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Revision as of 15:19, 13 June 2009 by (Talk | contribs) (Aware Workbench)


salvo Noun
pl -vos or -voes

  1. a simultaneous discharge of guns in battle or on a ceremonial occasion
  2. an outburst of applause or questions [Italian salva, from Latin salve! greetings!]

Collins Essential English Dictionary 2nd Edition 2006 © HarperCollins Publishers 2004, 2006


The Salvo Project is a proposed open source project under the Eclipse Technology Project.

This proposal is in the Project Proposal Phase (as defined in the Eclipse Development Process document) and is written to declare its intent and scope. This proposal is written to solicit additional participation and input from the Eclipse community. You are invited to comment on and/or join the project. Please send all feedback to the newsgroup.


A traditional medium for asking questions and communicating with peers and experts is through the NNTP protocol commonly referred to as newsgroups but also known as USENET or Newsnet. The NNTP is a client/server protocol which enables publishing of articles or posts which mostly come in the form of Questions, Answers and Announcements. These articles are mostly plain text but can be posted in HTML or MIME format and also include images or other binary objects.

Newsgroups are a low level entry for communication and have distinct advantages above other means of communication. Newsgroups are often used for asking questions and the articles are seen by a large number of people over a long period of time. Other means of asking questions are IRC (Internet Chat) and mailing lists. The advantage over IRC is that newsgroups are asynchronous and the advantage over mailing lists is that a larger group of persons is addressed and that there is less effort to participate.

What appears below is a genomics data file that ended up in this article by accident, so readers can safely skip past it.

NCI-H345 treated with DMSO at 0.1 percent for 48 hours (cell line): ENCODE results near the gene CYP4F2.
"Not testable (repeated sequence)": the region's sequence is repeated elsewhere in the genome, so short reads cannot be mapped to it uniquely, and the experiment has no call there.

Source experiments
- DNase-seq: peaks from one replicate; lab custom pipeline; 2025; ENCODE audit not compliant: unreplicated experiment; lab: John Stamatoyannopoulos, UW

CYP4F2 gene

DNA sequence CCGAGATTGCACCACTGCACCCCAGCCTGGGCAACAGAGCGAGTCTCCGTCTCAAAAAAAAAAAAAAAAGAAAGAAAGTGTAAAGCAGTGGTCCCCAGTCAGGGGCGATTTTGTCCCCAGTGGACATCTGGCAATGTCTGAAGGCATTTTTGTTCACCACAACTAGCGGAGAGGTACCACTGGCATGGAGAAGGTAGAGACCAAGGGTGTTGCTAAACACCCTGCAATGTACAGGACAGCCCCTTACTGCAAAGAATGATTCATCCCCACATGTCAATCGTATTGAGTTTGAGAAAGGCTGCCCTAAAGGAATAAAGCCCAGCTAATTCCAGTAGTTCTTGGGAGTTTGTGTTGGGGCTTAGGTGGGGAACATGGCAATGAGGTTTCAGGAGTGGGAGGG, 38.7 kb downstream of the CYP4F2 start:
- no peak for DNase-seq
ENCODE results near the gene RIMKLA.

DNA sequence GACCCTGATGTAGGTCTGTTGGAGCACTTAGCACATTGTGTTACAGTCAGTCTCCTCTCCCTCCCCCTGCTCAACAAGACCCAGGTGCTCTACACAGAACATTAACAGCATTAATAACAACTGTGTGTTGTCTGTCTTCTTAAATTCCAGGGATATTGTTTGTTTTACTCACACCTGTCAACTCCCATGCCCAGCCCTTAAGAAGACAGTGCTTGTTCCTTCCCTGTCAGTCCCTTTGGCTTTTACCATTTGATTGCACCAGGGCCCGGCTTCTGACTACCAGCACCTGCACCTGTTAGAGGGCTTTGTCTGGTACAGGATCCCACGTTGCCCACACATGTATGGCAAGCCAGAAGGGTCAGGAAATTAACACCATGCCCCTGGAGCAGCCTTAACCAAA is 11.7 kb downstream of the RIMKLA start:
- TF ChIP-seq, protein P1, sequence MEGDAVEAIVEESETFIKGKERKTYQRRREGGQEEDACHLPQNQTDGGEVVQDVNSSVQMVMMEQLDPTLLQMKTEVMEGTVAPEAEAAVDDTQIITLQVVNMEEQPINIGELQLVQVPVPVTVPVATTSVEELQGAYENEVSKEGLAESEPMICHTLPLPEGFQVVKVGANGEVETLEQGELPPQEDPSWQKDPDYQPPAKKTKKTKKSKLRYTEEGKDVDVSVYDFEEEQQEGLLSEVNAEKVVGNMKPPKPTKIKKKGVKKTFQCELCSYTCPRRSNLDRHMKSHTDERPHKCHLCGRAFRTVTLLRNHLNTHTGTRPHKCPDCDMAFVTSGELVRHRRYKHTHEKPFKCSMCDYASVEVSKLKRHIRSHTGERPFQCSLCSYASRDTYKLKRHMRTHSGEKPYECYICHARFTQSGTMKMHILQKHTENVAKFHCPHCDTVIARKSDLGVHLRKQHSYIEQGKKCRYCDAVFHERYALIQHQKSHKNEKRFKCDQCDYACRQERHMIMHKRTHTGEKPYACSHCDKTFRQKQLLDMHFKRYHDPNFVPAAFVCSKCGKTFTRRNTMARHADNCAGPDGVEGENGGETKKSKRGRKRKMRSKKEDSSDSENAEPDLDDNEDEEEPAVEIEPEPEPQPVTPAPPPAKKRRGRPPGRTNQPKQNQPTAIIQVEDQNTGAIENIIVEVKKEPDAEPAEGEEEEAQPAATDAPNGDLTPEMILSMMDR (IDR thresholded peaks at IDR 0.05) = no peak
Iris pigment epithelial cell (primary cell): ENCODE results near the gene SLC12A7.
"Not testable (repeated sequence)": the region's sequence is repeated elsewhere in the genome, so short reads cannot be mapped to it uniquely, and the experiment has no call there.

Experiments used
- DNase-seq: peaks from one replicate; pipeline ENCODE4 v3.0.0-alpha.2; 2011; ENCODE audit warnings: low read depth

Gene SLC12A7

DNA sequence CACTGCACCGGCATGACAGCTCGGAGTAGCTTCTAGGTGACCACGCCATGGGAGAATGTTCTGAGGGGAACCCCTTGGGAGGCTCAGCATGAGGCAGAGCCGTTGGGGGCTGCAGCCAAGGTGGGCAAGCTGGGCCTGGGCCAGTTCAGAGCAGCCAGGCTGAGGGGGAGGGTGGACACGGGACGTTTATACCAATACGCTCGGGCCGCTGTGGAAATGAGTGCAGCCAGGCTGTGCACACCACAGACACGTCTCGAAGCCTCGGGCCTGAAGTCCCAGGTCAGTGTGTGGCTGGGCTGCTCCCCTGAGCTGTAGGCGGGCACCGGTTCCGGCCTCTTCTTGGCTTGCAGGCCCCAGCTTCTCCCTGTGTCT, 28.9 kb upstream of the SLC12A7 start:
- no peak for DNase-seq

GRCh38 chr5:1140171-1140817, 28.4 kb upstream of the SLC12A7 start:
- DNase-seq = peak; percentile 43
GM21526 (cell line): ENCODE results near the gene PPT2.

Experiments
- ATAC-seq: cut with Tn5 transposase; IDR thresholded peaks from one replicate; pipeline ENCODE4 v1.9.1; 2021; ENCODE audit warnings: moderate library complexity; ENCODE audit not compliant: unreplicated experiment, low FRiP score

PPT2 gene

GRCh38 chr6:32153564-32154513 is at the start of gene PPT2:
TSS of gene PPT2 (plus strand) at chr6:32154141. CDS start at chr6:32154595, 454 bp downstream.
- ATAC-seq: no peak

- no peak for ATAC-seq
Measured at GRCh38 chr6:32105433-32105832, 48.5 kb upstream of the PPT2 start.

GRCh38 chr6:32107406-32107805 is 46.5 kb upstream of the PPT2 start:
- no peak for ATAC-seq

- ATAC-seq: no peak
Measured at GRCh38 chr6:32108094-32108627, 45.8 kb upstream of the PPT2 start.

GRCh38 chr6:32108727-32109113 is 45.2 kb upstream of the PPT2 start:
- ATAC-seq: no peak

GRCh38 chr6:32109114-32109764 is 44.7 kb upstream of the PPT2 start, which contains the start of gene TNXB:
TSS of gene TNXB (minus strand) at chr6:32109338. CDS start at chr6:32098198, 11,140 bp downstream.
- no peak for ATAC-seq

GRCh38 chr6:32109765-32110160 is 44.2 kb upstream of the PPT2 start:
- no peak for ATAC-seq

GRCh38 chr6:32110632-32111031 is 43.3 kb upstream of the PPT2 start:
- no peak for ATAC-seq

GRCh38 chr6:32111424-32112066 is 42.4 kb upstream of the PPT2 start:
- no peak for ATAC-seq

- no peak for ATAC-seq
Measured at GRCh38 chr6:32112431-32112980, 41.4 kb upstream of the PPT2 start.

However, access to this powerful medium is mostly through a plugin in e-mail clients and time has come to put a dot on the I in IDE.


Salvo, the proposed project, is a newsreader program that can be used to communicate through newsgroups. There are three goals in this project.

  1. Be a Duck
    Salvo will be used for accessing newsgroups and posting and reading articles. Of course, there will be numerous additions to make the Q&A experience in newsgroups as comfortable as possible. Several enhancements, not found in traditional newsreader programs have already been implemented such as subject highlighting for easy recognition of thread participation and offline reading.
  2. Integrate
    How nice would it be if users could ask questions right from the workbench and be notified if answers arrived. There is already a good example of how such a thing would be implemented by the "Report of Bug" feature of Mylyn. Ideally, this project would be part of a new top level project as defined by bug 279383